How To Use A Framing Nailer

How To Use A Framing Nailer – A Guide To Properly Handling A Nail Gun

One tool that has made the construction industry develop even faster is the framing nailer. It has helped construction workers from all around the world tremendously and shortens the time it takes to make a wooden construction immensely compared to the old hammer method. All type of nail guns are used on a daily basis nowadays, meaning workers will have to learn how to use to handle one almost certainly at a point of their career. The things you will need to think about when getting a nail gun are safety, maintenance, and how to properly use that framing nailer.

In this article we’ve covered the basics of using a nailer and have give you some of the best tips & tricks we have up our sleeves. So, let’s get started shall we?

Using A Framing Nailer

There are a few things that you need to cover when getting into the nailing field:

  1. Which firing method to use
  2. What nailing method should you use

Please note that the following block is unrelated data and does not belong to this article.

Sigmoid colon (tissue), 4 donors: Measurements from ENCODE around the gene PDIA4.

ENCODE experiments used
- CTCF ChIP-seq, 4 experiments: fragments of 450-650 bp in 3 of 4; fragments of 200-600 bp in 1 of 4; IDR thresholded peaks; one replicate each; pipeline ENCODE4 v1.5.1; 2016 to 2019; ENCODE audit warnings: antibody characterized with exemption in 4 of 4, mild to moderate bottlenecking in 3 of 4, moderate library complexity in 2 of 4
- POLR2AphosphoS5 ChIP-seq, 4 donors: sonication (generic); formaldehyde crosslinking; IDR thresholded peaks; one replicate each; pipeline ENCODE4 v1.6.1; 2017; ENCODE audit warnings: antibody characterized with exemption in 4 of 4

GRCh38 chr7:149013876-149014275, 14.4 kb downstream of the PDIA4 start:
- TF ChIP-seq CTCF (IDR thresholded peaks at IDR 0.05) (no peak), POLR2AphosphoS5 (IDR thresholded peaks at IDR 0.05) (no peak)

3. Which are the mandatory safety steps to take

Now, let’s get through each of these points one by one…

Framing Nailers Firing Methods

The first firing method you should work your way through is the trigger firing. That is basically firing a nail each time you pull the nailer trigger. It is a very precise method and you can control the speed with which nails are inserted into the wood.

The second firing method is known as the bump firing. It basically consists of you holding the trigger all the time during the nailing. Every time the nailer inserts a nail in the wood it bumps back and every time it falls again on the wooden surface it presses the trigger against your finger and fires again. It is a very tricky method and only more experienced workers should use it. The advantages here are obvious – you will get the job done quicker, especially if you have a lot of nails to put down.

Pro Tip: draw a line through the places you need to place nails when using the bump firing method. That way you will be able to track it with your hand and will be more accurate.